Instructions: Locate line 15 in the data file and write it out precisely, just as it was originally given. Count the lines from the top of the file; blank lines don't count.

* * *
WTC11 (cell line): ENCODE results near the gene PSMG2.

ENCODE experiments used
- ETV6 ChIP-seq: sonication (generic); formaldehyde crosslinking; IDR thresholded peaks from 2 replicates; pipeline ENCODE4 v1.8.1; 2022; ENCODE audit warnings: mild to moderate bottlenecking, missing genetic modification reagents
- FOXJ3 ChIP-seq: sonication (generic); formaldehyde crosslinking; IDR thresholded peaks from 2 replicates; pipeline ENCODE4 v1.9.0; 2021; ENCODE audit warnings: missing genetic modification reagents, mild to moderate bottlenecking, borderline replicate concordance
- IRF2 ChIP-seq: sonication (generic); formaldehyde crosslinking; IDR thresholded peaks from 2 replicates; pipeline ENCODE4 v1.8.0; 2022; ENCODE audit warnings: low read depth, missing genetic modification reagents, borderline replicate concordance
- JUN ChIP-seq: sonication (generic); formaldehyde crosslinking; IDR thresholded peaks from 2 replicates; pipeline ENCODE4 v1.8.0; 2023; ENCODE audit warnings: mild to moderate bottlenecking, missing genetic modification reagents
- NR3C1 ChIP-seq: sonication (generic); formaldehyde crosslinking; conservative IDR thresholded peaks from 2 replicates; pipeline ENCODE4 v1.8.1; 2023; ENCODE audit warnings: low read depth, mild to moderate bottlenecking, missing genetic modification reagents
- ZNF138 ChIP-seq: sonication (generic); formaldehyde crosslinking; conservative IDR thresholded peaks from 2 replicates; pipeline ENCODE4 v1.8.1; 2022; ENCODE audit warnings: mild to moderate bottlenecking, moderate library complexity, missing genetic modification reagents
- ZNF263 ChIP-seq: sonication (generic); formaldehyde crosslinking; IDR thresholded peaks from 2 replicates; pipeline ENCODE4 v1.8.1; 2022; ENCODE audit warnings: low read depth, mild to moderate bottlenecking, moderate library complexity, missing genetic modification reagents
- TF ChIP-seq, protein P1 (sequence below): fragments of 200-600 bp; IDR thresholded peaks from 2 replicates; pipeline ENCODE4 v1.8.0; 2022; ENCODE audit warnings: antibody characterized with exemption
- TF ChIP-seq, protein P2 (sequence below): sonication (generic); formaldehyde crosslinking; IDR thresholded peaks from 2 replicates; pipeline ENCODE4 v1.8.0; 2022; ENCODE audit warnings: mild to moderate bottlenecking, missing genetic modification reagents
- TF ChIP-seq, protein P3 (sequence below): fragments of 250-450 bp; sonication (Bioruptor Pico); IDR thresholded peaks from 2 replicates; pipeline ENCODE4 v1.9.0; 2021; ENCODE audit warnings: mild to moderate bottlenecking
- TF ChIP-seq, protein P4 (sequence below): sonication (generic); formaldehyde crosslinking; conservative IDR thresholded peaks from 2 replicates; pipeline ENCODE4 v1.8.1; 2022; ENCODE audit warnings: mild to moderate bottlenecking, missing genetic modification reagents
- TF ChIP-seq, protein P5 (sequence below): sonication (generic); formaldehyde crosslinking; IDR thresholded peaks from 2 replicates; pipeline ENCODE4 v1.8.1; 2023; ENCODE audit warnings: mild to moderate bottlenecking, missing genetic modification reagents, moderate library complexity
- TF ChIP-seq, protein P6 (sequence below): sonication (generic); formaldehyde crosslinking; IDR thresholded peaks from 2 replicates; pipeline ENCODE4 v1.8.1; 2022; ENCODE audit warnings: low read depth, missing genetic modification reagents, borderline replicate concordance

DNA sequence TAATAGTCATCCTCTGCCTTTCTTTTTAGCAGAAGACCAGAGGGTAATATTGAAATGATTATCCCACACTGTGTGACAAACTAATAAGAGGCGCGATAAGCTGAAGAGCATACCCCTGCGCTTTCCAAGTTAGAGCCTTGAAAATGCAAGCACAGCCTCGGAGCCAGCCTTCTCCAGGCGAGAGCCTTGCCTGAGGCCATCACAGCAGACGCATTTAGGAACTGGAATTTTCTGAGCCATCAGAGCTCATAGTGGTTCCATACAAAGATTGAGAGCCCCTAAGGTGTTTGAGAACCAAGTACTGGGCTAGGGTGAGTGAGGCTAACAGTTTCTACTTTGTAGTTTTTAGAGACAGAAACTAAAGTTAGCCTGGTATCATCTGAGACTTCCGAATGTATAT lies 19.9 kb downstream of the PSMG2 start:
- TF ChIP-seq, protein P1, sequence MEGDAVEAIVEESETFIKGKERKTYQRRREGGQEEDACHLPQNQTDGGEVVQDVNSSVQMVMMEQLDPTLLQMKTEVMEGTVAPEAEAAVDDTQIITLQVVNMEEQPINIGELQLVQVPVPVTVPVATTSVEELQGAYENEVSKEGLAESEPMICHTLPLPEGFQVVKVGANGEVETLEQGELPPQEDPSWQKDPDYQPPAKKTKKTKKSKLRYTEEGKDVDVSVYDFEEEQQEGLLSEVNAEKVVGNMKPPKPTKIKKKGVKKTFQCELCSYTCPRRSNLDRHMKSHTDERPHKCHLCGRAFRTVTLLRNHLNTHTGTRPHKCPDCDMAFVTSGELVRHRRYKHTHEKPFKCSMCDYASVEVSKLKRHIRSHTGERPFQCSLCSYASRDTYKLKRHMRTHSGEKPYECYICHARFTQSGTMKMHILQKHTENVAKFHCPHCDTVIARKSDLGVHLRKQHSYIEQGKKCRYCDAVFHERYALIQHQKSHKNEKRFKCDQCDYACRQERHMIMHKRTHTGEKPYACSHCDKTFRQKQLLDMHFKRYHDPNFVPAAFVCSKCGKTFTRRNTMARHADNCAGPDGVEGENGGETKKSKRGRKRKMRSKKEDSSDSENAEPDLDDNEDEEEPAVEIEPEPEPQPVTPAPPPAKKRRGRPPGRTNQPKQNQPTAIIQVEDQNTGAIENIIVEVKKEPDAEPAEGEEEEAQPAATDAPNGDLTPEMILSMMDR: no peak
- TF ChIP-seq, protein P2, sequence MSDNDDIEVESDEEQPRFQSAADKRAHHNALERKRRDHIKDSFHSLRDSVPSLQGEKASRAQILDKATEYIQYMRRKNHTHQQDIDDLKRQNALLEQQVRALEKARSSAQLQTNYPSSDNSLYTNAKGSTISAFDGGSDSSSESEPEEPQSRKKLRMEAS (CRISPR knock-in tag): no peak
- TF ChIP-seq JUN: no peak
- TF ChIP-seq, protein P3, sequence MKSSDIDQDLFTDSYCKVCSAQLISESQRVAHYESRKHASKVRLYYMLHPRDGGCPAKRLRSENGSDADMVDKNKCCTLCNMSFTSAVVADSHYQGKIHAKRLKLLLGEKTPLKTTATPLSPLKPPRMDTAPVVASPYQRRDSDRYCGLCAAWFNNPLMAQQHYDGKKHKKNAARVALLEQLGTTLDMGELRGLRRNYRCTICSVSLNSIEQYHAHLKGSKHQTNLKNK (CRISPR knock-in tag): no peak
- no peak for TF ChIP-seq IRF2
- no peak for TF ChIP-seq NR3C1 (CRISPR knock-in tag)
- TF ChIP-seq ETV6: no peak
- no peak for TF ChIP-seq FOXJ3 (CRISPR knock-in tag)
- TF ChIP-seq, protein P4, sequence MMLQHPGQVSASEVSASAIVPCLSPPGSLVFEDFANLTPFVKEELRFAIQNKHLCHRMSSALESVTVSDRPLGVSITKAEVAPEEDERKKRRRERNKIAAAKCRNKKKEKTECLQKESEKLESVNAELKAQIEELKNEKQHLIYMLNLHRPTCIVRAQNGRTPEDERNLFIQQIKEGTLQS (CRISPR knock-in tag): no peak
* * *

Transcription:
- TF ChIP-seq, protein P6 (sequence below): sonication (generic); formaldehyde crosslinking; IDR thresholded peaks from 2 replicates; pipeline ENCODE4 v1.8.1; 2022; ENCODE audit warnings: low read depth, missing genetic modification reagents, borderline replicate concordance